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He's got a Flahr for scouting

Sens' director of hockey operations enjoys the hunt for new talent

Wednesday, 11.12.2008 / 2:10 PM ET / Features
By Rob Brodie  -
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He\'s got a Flahr for scouting
There are few sure things when it comes to mining good hockey talent.

But it’s in the chase that Brent Flahr finds a lot of his enjoyment – and greatest satisfaction – as the Ottawa Senators’ director of hockey operations. The 34-year-old native of Courtenay, B.C., works closely with general manager Bryan Murray and assistant GM Tim Murray, and oversees the Senators’ scouting staff at both the pro and amateur levels.

He’s also Tim Murray’s right-hand man with the Senators’ American Hockey League affiliate in Binghamton, N.Y.

For a guy who’s had a true passion for the game since he first started playing minor hockey on Vancouver Island, it’s the greatest of gigs. Flahr is in his second full campaign with the Senators after spending seven seasons with the Florida Panthers organization (1996-2003), followed by four years as a Vancouver-based amateur scout with the Anaheim Ducks. He’s worked with Bryan Murray at every stop along the way.

“I love the game and the people in the game are good,” said Flahr. “It’s a challenge every year. I was lucky enough to (be part of) a Cup winner (in 2007) in Anaheim when I was there – it was an unbelievable feeling. It’s the goal every year and only one team can win. But it’s fun chasing it and if you love the game, it’s a great job.”

Flahr played four years of U.S. college hockey at Princeton University but, unlike a lot of his classmates, didn’t dream of a career in high finance.

“It’s a liberal arts school, so most of the people there are going to Wall Street or that kind of thing,” said Flahr, who resides in Kanata with his wife, Dana. “I’m a small-town B.C. kid so New York City.… I like visiting but I didn’t have a lot of interest in living there. I went a different route.”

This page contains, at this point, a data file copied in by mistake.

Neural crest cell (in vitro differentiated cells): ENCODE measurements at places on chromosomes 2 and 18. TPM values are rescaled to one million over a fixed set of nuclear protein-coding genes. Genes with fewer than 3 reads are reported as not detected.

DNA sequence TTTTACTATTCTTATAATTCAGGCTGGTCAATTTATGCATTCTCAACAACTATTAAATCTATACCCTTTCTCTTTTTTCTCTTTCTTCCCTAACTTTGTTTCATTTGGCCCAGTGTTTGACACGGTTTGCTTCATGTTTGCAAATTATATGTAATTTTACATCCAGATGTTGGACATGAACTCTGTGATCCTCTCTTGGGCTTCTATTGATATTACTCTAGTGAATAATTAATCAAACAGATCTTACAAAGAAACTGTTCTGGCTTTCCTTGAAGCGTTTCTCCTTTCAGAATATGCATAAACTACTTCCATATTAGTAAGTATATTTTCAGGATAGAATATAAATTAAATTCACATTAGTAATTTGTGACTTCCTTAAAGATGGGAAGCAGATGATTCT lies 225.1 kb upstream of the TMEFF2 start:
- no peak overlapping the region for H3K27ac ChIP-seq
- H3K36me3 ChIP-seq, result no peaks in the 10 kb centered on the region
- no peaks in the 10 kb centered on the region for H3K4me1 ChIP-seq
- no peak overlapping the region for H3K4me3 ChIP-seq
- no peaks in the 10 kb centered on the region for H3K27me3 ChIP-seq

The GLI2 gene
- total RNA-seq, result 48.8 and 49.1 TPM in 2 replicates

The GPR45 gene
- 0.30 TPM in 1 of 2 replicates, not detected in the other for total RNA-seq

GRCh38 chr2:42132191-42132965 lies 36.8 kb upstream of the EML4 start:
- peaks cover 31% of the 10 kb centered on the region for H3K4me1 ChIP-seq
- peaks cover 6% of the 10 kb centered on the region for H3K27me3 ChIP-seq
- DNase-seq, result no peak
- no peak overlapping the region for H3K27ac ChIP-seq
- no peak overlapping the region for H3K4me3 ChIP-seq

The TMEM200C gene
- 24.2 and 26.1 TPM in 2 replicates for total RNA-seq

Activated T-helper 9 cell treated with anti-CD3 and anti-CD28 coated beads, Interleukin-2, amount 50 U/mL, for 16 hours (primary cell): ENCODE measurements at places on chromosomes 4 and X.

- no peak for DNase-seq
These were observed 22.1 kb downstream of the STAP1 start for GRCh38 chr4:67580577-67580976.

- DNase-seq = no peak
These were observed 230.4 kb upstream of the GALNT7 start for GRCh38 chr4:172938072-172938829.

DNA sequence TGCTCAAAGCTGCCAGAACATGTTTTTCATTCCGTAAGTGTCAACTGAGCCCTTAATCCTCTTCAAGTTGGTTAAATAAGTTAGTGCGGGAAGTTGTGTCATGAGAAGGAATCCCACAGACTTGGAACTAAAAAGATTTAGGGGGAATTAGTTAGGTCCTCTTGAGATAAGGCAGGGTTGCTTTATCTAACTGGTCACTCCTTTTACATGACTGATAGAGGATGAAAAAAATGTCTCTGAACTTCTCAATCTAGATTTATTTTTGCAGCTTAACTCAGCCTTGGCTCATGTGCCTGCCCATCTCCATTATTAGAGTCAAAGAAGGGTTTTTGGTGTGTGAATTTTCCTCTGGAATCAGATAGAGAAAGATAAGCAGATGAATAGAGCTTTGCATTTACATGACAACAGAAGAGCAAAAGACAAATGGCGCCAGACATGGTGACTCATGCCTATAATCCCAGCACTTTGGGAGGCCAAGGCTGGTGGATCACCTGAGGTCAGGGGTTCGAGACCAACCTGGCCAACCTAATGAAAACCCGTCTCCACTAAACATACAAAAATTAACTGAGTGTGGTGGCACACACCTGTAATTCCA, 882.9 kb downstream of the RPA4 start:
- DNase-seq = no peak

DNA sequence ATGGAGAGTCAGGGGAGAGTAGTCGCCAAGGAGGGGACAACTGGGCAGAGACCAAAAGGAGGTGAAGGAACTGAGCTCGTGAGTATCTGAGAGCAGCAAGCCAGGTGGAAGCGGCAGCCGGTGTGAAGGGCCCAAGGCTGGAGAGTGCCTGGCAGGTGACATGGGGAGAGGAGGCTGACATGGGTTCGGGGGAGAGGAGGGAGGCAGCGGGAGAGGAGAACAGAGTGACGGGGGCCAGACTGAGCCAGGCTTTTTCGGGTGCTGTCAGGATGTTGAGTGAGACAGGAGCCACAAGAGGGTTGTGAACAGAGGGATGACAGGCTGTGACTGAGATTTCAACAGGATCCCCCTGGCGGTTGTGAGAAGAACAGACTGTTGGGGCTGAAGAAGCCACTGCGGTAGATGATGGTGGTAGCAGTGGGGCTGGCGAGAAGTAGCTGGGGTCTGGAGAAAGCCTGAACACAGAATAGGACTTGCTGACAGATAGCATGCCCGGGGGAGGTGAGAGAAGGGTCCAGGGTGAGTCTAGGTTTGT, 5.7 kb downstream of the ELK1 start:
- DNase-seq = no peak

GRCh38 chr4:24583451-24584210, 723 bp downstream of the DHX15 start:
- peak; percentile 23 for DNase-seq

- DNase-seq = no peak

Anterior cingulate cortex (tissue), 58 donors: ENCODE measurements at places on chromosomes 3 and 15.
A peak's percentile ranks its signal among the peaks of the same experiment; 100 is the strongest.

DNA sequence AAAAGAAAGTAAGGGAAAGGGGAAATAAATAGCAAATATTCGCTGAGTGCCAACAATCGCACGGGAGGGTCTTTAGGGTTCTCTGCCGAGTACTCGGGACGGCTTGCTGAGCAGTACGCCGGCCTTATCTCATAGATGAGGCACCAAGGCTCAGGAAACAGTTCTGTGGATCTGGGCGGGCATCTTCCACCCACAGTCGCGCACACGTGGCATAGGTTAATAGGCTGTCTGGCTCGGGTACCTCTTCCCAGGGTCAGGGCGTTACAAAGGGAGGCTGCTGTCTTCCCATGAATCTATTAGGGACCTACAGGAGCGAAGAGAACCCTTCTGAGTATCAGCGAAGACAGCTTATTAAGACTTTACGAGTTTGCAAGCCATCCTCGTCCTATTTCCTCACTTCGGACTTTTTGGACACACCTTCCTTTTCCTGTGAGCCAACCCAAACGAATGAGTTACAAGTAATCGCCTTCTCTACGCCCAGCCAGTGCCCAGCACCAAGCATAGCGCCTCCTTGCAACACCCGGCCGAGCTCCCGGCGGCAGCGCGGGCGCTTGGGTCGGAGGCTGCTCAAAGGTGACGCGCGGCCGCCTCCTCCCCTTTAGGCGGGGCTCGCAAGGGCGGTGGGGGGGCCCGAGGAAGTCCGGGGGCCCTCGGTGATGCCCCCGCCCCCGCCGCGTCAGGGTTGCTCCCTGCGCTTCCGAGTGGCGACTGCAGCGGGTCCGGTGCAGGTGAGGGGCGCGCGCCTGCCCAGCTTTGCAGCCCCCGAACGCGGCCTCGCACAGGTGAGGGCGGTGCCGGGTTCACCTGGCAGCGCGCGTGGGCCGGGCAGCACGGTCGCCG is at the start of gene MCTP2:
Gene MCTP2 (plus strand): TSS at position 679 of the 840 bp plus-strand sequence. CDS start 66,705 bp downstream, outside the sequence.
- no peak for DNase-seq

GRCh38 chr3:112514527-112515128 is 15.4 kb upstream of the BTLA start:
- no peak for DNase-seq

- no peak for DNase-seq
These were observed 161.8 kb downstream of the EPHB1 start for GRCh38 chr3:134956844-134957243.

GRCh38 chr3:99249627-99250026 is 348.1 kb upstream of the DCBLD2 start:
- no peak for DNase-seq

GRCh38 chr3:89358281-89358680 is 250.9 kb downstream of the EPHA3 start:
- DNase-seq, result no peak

That path has taken him to arenas around the globe, honing an eye for talent that he’ll tell you didn’t arrive overnight.

“You have to work at it,” he said. “It’s not like you just step in and (know it). You learn every day. Some guys have an eye for it and some guys don’t.

“I’ve learned a lot working with Bryan and Tim. It’s a process when you start amateur scouting. You look at where some of these players are four years later, and it’s not a perfect science, that’s for sure. Anybody that tells you they’re 100 per cent right all the time is wrong. But it’s a lot of fun.”

Flahr calls scouting “kind of an art form. It’s a lot of projecting and sometimes luck, but you just hope you draft good kids that are willing to work hard at their game. That’s half the battle.”




1 y - MTL 82 50 22 10 214 184 110
2 x - TBL 82 50 24 8 259 206 108
3 x - DET 82 43 25 14 231 211 100
4 x - OTT 82 43 26 13 232 208 99
5 BOS 82 41 27 14 209 201 96
6 FLA 82 38 29 15 198 213 91
7 TOR 82 30 44 8 206 257 68
8 BUF 82 23 51 8 153 269 54


E. Karlsson 82 21 45 7 66
M. Stone 80 26 38 21 64
K. Turris 82 24 40 5 64
B. Ryan 78 18 36 5 54
M. Hoffman 79 27 21 16 48
M. Zibanejad 80 20 26 0 46
C. MacArthur 62 16 20 -6 36
M. Michalek 66 13 21 3 34
D. Legwand 80 9 18 1 27
A. Chiasson 76 11 15 -5 26
C. Anderson 14 13 8 .923 2.49
R. Lehner 9 12 3 .905 3.02